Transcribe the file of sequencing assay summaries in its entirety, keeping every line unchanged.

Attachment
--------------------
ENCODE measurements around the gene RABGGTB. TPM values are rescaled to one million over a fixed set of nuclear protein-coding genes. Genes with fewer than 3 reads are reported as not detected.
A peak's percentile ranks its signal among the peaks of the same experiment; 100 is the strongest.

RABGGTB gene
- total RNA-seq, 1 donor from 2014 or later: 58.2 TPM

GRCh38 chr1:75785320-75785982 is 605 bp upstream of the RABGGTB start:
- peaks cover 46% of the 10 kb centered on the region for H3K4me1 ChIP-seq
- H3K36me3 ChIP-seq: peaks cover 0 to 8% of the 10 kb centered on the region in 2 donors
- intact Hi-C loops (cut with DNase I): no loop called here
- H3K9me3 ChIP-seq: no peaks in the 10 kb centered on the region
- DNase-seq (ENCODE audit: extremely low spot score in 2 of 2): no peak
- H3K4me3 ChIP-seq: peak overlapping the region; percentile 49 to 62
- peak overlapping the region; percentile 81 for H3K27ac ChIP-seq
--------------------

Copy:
ENCODE measurements around the gene RABGGTB. TPM values are rescaled to one million over a fixed set of nuclear protein-coding genes. Genes with fewer than 3 reads are reported as not detected.
A peak's percentile ranks its signal among the peaks of the same experiment; 100 is the strongest.

RABGGTB gene
- total RNA-seq, 1 donor from 2014 or later: 58.2 TPM

GRCh38 chr1:75785320-75785982 is 605 bp upstream of the RABGGTB start:
- peaks cover 46% of the 10 kb centered on the region for H3K4me1 ChIP-seq
- H3K36me3 ChIP-seq: peaks cover 0 to 8% of the 10 kb centered on the region in 2 donors
- intact Hi-C loops (cut with DNase I): no loop called here
- H3K9me3 ChIP-seq: no peaks in the 10 kb centered on the region
- DNase-seq (ENCODE audit: extremely low spot score in 2 of 2): no peak
- H3K4me3 ChIP-seq: peak overlapping the region; percentile 49 to 62
- peak overlapping the region; percentile 81 for H3K27ac ChIP-seq